A welter ensued. “Come back, hooligan! I know your parents!” called Mr. Harris, but the boy didn’t even stop for the damage he’d done. Poor Mr. Harris jumped down to take his mare by the reins, talking to no one and everyone as he went: “Infernal cyclists! There ought to be a law…”
“Roads are getting dangerous.” Pete, the newsboy, had Grandpa’s Press Democrat in his hand. “Folks on 3rd Street had to round up two cows this morning, somebody’s strays.”
Of course, the boys wanted to stay on with Pete to confer over the sensational possibilities that Santa Rosa’s streets held for mayhem, but Maddie was already halfway down the block. “Sis!” I called, “tell Teacher I have to stay home with Grandma.” Maddie waved as the boys caught up with her, Pete tagging along behind.
Phew. I sat down on the top step: If I’m quiet, I thought, Grandpa will think I’ve gone to school. His newspaper lay in my hand. He liked to read it before anybody else, pages flat off the press, but I held the thing up anyway, trying to take a look without disturbing its neat arrangement. A handbill fluttered out, brightly colored, elves and reindeer running around its edges:
Christmas comes by once a year
Christmas comes but once a year
When it does it brings good cheer.
Kith and kin so very dear
Travel home to gather here.
CONFECTIONER & PREMIER FRUITERER
Lollies of Every Description.
Christmas! Ugh! I folded the sheet to nothing, squinching it down inside my boot. Grandpa wouldn’t miss it; he’d never even know it was there. I smoothed the rest of the paper to erase any evidence of my nosing. There was a photograph on the front page. A handsome man looked straight out at me. He wore rugged clothes, a beat-up hat, just like the gear Papa had on when he headed north, the kind you need to cook over a campfire. Under the picture it said, JACK LONDON, ANARCHIST.
Dr. Walter’s horn blasted as he pulled his roadster to the curb. “Why aren’t you in school, little lady?” I jumped down to straddle the mess of milk and glass there, pointing to his wheels. Those Runabout tires are famous for tearing at the least little thing.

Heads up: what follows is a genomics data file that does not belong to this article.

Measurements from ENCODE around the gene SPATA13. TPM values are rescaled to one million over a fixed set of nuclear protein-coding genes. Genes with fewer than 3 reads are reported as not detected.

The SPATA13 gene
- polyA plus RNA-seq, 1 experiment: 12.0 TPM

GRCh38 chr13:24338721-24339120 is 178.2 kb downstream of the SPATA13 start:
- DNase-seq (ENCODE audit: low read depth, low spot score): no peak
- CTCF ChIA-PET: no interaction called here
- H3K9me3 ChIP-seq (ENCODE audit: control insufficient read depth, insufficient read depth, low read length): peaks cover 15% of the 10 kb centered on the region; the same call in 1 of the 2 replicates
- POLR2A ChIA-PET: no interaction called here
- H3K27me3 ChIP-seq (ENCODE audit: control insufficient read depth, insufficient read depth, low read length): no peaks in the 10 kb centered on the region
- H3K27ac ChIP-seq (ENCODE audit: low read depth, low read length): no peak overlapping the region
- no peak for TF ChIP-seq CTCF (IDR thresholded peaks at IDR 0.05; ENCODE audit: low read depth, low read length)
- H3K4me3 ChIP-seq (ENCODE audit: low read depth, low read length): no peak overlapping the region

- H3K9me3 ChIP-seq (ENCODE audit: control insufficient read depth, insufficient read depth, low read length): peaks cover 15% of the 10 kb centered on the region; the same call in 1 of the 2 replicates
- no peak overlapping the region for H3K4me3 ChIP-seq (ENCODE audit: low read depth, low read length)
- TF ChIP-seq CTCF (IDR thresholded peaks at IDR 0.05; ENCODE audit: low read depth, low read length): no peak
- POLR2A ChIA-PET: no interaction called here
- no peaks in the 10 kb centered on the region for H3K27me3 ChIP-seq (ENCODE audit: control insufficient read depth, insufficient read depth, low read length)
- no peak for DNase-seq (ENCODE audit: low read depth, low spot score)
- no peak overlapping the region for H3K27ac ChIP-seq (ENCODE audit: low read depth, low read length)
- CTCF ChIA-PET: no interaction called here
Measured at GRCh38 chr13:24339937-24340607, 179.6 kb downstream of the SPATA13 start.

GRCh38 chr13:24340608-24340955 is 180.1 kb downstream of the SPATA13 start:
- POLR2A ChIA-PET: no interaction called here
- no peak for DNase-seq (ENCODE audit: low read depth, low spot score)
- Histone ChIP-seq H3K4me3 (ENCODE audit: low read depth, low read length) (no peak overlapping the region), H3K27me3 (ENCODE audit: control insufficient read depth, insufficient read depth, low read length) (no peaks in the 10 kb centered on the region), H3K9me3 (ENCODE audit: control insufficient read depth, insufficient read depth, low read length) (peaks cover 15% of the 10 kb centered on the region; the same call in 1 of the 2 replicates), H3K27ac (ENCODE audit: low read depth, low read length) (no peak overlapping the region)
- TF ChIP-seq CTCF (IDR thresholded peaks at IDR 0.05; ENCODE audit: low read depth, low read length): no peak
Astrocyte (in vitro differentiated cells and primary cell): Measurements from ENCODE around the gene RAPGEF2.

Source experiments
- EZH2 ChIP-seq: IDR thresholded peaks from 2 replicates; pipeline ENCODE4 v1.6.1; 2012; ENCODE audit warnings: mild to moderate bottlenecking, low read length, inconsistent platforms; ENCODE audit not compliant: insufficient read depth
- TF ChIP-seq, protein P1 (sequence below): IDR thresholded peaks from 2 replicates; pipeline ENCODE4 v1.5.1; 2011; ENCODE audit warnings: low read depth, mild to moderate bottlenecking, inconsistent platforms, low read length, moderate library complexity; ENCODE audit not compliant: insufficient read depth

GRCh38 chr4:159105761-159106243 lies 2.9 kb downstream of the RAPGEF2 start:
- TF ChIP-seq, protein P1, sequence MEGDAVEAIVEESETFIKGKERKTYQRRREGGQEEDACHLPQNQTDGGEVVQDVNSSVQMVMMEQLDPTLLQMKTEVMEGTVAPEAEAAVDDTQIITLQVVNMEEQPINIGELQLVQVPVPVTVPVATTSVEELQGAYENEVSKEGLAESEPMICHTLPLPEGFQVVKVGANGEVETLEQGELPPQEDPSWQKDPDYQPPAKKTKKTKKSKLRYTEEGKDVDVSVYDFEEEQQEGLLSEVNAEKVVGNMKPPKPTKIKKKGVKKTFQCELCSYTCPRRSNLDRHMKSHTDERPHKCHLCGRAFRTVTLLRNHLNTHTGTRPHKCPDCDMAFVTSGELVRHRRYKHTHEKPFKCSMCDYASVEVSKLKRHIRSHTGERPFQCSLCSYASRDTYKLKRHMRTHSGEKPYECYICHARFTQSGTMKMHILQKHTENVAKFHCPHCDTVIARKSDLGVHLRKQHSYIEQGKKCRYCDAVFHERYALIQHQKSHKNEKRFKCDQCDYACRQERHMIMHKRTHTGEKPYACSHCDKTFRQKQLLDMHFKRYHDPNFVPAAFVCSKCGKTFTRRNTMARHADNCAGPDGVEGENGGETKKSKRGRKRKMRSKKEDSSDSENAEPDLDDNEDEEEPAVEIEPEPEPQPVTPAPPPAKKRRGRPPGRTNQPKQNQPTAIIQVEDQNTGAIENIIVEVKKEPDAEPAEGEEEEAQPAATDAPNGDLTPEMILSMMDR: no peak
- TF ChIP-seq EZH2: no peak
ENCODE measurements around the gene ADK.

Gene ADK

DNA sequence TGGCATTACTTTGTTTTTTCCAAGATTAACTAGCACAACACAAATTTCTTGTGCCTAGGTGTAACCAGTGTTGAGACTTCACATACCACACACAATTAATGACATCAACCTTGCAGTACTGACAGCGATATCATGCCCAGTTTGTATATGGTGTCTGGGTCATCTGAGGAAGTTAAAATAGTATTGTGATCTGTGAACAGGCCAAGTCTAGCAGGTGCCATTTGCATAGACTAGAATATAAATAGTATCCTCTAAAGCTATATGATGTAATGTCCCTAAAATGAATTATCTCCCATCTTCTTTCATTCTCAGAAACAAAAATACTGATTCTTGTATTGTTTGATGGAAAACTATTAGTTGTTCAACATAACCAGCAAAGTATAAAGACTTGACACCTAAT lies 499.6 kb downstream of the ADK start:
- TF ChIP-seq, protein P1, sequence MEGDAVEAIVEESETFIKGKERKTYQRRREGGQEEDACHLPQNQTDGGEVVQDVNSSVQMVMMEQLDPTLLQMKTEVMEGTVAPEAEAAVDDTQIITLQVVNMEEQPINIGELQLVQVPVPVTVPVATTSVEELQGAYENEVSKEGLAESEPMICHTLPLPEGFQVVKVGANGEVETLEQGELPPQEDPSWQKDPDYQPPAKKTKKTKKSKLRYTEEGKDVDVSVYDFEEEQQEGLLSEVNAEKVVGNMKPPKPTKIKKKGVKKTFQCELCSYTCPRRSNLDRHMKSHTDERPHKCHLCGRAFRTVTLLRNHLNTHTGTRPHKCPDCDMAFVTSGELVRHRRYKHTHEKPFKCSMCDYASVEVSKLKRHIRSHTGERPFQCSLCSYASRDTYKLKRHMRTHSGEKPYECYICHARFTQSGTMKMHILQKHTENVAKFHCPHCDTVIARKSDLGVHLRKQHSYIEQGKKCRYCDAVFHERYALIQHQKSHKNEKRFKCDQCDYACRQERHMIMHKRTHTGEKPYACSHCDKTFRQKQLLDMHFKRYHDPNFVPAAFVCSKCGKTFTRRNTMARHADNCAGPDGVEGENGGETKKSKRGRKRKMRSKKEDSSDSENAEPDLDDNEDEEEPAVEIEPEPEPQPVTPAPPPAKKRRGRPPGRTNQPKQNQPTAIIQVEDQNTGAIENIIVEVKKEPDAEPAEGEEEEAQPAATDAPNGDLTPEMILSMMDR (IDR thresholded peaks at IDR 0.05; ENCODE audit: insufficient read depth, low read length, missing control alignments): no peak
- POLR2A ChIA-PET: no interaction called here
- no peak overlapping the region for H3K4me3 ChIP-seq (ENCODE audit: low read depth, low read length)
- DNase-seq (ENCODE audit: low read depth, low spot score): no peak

“Where’s Auntie Ruth?” I asked him.
He was gathering things into his doctor bag, “Ruth? I haven’t seen her for days.”
“Didn’t she come to fetch you?”
Clearly in a hurry, Dr. Walter stopped to take me in. “Why aren’t you in school?”
“Grandpa asked me to stay home and help.”
Of course that was exactly when Grandpa banged onto the porch with, “Jessica Anne, why aren’t you in school?” I expected to hear an earful. Instead, Dr. Walter smiled shaking his hand. “What a good girl she is, Ray, offering to help you.”
I could see Grandpa had other ideas about just how good a girl I was given my unauthorized truancy, so I held up the newspaper, pointing to the picture. “Grandpa, what’s a an-arch-ist?”
The doctor laughed. Grandpa did not. He took the paper, ushering the doctor inside. “Honestly, Ira, I wonder at the wisdom of this public education you’re so excited about.” He turned back to me. “That’s for grown-ups, Jessie. Now be a good girl.”
Up the stairs they went, leaving a houseful of scatteration and no one but me to put it right. I did what I could in the kitchen, rinsing, wrapping the ham, scraping what was left into a slop bowl for the pig. In the parlor, I went hands and knees, disassembling a fort the boys had made out of Grandpa’s precious paper.
On the sleeping porch, I pulled our GRAVENSTEIN crate out from under the daybed fixing to tuck away Maddie’s nightgown when what did I find there but more newspaper! Oh, that Maddie! Was she making paper dolls? Thank goodness, the pages weren’t cut, but they were pink! Maddie’d been coloring with her colored pencils. Grandpa would be furious! On one side was a photograph of an ancient, bearded gentleman brandishing a bottle. PERUNA, it said, THE GREATEST REMEDY OF THE AGE. I remembered the name from our trip to Carey’s.
Well, I hope it can remedy those eyebrows, I thought. The thickets of hair above the old man’s eyes were almost as long as his beard.
On the other side of the page, a whole advertisement had been scribbled in. FLUFFY RUFFLES, it said. THE WORLD’S MOST UP-TO-DATE DOLL Then beneath: IN VARIETY AND VIGOR, A MARVEL TO ALL WHO SEE HER.